Will unlimited real estate loans kickstart the UAE property market?

Peter Cooper assesses how changes to property lending could affect the real estate sector

The Burj Khalifa skyscraper, center, stands above other skyscrapers on the city skyline in Dubai, United Arab Emirates. Photographer: Christopher Pike/Bloomberg
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Earlier this month the Central Bank of the UAE removed a 20 per cent top limit on real estate lending as a percentage of bank deposits.

This is exactly the sort of regulatory action that is often later seen as the catalyst, or spark, for the recovery of a property market.

Central banks often call the shots in real estate markets. After all, it was the raising of mortgage deposits in December 2013 that brought the last Dubai mini-boom to an end, along with a doubling of transaction costs and a slump in the oil price.

Liquidity, or the flow of money, is the life blood of house prices. Anything that improves liquidity - and expanding lending limits above the previous cap does that - will benefit the sector.

However, the market is facing other strong headwinds that will at least partially offset any increase in UAE real estate bank loans.

The US Federal Reserve is currently committed to raising interest rates next month and forecasters expect two or three more small increase in 2019.

The UAE dirham is pegged to the dollar so interest rates move in unison. US fixed mortgage rates have jumped from a low of 3.6 to 5.2 per cent and local rates have followed.

That said, any more serious turbulence in global financial markets like what we saw in October could bring a sharp reversal of this monetary policy.

It is also just not fair to compare the US and UAE housing markets; they are in different cycles.

In the US, housing markets are just beginning to slow from a long bull market while the UAE has seen a 20 per cent fall in prices over the past five years. One market is just off the top, the other is far closer to the bottom, and that’s obviously the best time to buy.

However, what the UAE Central Bank does appear to be signalling is that it will now be supportive of real estate if global markets get any rougher.

That continues the more interventionist approach seen since late 2013 with action to prevent the market overheating.


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There has been no repeat of the huge boom of 2006-2008 since. This is because the Central Bank stopped house prices from going too high. Logically it will therefore now intervene to halt a bigger plunge in prices by keeping the liquidity spigot open and preventing a credit squeeze.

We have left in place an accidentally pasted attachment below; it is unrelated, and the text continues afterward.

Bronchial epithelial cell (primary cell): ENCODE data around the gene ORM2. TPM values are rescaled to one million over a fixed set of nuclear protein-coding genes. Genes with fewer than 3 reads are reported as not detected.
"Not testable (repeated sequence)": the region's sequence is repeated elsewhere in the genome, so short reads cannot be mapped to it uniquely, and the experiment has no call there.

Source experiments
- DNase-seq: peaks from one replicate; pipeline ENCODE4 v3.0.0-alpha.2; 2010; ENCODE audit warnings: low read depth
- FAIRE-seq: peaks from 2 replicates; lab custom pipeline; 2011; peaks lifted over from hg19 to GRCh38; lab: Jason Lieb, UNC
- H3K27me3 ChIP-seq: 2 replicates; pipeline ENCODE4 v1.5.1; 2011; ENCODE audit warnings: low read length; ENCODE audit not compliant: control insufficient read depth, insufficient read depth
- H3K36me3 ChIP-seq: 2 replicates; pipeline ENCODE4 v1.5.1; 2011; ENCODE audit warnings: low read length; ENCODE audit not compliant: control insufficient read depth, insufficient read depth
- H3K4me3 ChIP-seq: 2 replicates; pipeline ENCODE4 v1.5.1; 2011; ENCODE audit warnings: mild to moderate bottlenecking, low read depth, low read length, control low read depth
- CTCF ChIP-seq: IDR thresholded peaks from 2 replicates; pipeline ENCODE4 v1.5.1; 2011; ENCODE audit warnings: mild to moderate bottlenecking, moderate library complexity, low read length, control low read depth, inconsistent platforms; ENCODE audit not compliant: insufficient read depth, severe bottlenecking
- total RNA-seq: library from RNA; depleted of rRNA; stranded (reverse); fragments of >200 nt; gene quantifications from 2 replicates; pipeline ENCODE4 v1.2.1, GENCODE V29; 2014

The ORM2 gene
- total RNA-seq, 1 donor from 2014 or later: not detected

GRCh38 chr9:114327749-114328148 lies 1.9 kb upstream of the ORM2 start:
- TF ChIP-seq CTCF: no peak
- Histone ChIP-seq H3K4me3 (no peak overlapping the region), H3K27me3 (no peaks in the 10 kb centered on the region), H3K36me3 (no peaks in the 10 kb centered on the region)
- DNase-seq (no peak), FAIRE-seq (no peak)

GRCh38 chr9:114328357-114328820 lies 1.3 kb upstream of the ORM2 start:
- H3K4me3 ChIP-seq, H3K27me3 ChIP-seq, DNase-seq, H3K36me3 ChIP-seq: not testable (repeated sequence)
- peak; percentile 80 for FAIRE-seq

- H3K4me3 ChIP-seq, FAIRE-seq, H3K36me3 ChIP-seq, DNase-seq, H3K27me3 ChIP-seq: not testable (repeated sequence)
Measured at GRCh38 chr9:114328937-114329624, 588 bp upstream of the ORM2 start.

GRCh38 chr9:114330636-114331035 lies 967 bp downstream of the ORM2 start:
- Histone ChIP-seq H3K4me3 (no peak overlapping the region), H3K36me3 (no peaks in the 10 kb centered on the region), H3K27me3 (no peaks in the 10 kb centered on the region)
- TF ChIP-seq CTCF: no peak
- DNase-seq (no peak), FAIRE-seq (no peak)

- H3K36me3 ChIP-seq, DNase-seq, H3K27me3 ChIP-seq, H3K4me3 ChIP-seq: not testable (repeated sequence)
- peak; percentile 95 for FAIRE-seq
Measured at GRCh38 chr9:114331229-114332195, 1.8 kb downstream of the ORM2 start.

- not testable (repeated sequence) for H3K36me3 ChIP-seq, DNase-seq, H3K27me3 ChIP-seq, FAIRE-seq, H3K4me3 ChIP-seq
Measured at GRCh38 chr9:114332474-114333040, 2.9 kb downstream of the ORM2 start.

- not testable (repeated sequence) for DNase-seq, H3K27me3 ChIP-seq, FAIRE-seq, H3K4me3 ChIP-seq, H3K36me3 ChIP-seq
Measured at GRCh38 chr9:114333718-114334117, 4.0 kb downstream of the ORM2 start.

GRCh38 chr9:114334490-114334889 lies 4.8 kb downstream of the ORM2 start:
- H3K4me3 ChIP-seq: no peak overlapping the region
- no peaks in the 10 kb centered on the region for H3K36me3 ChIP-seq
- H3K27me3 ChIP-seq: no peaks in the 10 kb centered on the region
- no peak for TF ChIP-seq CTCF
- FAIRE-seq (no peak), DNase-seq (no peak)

Those who have been sitting on the fence waiting for the right moment to buy local villas and apartments should perhaps consider this a loud ping in their inbox.

True in October oil prices fell by 20 per cent. But Saudi Energy Minister Khalid Al Falih was quick to cut December supply by 500,000 barrels per day to boost prices back up again, claiming that the market reaction to US waivers for Iranian imports was overdone.

Indeed in the third quarter the region's oil states saw their cash flow improve by 26 per cent by comparison with the same period a year ago, thanks to a doubling of oil prices, cancelling planned bond issues.

That is something of a contrast to the weakening economic situation in China - where auto sales are now forecast as stagnate for the first time ever this year, and Europe is facing the black cloud of the Brexit next March.

In short, the business cycle is now bottoming out in the oil states, usually the best time to invest in real estate because prices will be at their lowest.

Yes, prices could still go a little lower, but the biggest falls are done.

This month’s removal of the cap on bank lending could be seen as an acknowledgment by the Central Bank that it was premature in acting to cool real estate down a few years ago.

For sure, local property prices in early 2014 never even reached the heights of the previous boom before the impact of the oil price slowdown accelerated the induced decline in the sector.

There's also nothing like the same oversupply situation in the market as the slump of 2009-11, nor anything like the dramatic slowdown in local business witnessed in the global financial crisis.

Regional crises have weighed on the UAE economy over the past couple of years. If these are resolved in the future, the UAE’s status as a regional trading hub will boost business and demand for real estate. More jobs will mean higher demand for housing. Perhaps not enough is being built.

Often the night is darkest before the dawn.

In 2009 Dubai property looked a disaster zone yet by 2013 a combination of Arab Spring safe haven demand and $100 oil had worked wonders.

We should see a similar turnaround very soon now, if the oil price rally continues.

Peter Cooper has been writing about Gulf finance for two decades